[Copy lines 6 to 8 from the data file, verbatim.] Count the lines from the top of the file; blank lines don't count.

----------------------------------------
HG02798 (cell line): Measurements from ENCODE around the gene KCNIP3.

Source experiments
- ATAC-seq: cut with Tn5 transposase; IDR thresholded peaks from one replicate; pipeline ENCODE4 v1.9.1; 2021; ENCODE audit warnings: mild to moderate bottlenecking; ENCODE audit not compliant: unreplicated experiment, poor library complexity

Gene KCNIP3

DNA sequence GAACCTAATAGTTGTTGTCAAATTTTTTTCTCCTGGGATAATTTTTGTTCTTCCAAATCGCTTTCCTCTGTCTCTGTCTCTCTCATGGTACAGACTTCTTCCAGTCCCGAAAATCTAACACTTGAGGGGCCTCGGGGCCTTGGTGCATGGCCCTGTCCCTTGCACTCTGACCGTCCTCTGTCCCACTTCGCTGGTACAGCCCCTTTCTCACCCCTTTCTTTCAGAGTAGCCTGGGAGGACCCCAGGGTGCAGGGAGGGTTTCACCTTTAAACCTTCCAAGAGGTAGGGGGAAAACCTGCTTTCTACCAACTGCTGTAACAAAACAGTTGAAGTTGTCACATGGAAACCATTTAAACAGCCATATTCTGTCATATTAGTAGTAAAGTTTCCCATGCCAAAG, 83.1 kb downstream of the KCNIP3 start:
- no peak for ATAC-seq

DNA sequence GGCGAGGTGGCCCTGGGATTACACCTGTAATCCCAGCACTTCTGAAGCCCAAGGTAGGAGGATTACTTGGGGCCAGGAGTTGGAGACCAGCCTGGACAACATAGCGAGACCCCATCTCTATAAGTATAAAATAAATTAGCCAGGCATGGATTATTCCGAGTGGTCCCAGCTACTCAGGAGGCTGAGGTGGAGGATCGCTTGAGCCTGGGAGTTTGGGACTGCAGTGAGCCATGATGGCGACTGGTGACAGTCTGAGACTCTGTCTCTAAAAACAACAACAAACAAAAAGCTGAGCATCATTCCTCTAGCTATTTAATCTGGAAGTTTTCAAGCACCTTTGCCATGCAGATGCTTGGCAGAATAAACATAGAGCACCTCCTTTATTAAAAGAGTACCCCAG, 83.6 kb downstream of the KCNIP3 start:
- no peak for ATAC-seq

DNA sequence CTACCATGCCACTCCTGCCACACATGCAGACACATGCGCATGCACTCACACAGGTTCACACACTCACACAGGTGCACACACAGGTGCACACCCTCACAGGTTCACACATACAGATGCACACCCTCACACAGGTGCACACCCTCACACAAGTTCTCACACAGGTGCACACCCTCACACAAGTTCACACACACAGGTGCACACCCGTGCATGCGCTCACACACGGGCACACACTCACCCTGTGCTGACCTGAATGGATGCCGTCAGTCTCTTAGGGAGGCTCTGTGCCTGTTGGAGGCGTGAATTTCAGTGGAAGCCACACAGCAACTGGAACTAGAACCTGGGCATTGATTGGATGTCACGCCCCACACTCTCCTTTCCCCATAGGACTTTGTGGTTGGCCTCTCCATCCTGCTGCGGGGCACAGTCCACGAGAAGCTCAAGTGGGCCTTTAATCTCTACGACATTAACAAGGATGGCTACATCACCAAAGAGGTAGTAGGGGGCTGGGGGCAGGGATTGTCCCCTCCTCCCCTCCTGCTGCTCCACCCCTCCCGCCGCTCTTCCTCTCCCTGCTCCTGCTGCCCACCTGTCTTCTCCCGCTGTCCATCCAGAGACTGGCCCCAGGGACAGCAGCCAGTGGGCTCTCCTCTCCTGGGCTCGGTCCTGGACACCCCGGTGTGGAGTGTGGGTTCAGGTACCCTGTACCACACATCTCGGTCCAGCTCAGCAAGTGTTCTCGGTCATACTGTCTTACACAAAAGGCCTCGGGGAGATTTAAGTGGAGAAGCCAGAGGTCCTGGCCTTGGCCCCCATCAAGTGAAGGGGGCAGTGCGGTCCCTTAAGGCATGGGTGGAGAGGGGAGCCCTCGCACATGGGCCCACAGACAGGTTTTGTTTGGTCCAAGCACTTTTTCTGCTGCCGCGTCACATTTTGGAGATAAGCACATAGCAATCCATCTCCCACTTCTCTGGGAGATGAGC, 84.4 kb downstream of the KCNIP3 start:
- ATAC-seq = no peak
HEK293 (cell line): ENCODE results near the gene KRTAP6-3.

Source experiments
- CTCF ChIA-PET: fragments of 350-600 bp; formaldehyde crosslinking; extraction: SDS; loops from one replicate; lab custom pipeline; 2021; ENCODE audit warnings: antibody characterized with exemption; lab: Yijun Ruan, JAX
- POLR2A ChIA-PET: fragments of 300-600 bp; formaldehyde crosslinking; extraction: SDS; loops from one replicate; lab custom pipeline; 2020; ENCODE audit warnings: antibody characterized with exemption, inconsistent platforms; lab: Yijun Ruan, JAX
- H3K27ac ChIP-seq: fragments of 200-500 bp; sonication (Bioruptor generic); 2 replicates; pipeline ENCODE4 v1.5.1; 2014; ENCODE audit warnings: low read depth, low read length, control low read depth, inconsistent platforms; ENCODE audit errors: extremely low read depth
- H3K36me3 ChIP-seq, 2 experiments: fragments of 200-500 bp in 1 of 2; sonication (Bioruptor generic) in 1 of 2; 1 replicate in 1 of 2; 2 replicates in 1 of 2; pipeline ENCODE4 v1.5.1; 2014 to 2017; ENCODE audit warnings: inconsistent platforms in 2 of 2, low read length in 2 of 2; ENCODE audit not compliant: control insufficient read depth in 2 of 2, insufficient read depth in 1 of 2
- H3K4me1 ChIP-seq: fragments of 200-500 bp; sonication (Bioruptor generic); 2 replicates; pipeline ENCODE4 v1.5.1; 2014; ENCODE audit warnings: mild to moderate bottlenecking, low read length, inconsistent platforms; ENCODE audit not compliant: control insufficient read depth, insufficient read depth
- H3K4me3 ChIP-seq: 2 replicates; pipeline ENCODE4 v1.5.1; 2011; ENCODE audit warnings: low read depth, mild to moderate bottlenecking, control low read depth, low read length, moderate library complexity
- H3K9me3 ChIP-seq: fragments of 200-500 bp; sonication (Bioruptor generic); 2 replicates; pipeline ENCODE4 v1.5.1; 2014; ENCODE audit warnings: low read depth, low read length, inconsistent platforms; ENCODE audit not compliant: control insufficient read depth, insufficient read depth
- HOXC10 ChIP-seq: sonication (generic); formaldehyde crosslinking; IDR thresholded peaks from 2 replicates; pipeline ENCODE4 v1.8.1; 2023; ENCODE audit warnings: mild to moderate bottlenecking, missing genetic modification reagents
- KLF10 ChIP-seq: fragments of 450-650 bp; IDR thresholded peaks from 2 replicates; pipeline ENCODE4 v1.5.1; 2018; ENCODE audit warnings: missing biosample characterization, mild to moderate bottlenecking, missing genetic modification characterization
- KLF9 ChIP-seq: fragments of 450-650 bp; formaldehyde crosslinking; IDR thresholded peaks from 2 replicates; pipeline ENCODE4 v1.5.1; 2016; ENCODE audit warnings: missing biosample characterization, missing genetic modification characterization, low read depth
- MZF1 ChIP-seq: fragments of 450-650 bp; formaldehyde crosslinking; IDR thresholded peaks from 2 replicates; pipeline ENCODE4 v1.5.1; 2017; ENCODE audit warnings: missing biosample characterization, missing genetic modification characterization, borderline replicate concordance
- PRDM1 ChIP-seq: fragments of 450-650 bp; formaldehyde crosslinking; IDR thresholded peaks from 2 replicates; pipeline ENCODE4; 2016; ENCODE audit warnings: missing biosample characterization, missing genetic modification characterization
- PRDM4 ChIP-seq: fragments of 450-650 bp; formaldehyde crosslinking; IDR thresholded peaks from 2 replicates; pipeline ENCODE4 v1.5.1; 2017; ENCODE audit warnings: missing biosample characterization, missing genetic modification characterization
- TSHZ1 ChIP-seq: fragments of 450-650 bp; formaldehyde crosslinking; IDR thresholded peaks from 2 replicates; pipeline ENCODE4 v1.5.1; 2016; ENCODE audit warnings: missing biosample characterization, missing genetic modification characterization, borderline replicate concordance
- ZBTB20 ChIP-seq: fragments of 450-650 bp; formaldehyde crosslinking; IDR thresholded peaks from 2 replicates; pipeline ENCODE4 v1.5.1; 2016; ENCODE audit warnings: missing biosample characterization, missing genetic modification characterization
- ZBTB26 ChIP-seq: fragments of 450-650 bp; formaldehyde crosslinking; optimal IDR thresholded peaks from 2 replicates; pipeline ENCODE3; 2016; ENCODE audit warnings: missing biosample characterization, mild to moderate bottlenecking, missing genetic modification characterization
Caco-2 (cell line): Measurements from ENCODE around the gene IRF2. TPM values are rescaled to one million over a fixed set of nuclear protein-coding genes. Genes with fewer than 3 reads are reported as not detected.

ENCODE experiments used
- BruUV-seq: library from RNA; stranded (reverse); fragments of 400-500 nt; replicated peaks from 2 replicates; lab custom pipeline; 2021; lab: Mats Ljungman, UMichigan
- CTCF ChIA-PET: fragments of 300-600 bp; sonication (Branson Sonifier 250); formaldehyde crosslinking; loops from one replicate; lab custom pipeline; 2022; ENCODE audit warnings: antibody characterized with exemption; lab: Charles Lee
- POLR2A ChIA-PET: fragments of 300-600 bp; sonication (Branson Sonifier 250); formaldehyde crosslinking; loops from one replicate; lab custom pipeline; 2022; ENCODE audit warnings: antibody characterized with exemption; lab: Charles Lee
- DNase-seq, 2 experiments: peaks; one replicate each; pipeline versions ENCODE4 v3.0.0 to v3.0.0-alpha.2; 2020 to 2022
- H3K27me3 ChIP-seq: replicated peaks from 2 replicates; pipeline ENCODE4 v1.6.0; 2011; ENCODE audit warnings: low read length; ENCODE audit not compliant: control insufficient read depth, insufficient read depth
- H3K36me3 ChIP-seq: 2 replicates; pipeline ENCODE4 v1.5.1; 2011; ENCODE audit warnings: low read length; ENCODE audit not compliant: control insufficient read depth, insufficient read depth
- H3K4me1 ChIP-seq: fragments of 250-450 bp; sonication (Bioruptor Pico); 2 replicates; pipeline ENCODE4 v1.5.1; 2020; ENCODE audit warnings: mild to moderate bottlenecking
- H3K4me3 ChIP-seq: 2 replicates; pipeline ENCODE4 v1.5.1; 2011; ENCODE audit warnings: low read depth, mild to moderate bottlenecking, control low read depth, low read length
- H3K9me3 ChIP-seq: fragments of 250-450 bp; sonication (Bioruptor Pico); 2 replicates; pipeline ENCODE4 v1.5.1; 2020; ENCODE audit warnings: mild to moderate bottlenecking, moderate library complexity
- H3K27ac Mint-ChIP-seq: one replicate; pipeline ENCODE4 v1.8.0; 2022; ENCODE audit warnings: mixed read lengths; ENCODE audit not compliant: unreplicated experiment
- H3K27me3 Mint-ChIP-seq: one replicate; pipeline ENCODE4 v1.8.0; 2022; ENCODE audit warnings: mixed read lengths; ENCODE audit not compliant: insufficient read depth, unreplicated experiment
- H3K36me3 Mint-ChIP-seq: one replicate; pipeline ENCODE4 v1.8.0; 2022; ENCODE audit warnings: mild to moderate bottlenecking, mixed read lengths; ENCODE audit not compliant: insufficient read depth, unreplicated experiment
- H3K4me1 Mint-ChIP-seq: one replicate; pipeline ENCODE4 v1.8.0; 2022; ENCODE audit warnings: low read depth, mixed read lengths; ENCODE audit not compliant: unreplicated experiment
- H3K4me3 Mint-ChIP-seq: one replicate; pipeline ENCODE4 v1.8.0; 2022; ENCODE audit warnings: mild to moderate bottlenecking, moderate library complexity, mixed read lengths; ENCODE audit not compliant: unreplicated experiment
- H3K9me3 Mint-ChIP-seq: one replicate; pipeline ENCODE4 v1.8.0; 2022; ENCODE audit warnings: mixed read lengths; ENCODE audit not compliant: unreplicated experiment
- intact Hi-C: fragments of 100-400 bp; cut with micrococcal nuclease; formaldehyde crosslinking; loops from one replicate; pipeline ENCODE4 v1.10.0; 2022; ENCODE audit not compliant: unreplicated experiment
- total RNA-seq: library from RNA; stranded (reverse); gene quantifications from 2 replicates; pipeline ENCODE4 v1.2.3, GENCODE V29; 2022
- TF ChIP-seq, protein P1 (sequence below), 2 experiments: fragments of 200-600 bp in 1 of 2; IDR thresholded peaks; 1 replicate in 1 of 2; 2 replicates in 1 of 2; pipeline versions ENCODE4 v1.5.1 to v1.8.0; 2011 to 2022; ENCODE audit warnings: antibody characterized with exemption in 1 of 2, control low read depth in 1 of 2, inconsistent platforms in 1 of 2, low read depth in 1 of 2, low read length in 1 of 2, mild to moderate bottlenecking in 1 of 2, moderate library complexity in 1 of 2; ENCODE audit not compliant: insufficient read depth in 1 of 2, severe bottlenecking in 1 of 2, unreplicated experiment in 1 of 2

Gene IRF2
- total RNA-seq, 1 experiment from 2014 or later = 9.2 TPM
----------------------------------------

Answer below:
- no peak for ATAC-seq

DNA sequence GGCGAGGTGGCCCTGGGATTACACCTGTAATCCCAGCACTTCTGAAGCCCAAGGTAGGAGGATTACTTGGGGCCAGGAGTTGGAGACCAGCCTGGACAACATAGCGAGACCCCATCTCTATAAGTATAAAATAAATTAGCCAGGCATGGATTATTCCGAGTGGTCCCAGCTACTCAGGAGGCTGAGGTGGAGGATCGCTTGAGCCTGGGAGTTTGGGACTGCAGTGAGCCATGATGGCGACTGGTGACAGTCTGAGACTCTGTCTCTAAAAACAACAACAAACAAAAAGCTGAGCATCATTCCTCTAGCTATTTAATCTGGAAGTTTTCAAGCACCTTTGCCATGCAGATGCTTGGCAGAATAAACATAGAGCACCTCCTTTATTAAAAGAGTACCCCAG, 83.6 kb downstream of the KCNIP3 start:
- no peak for ATAC-seq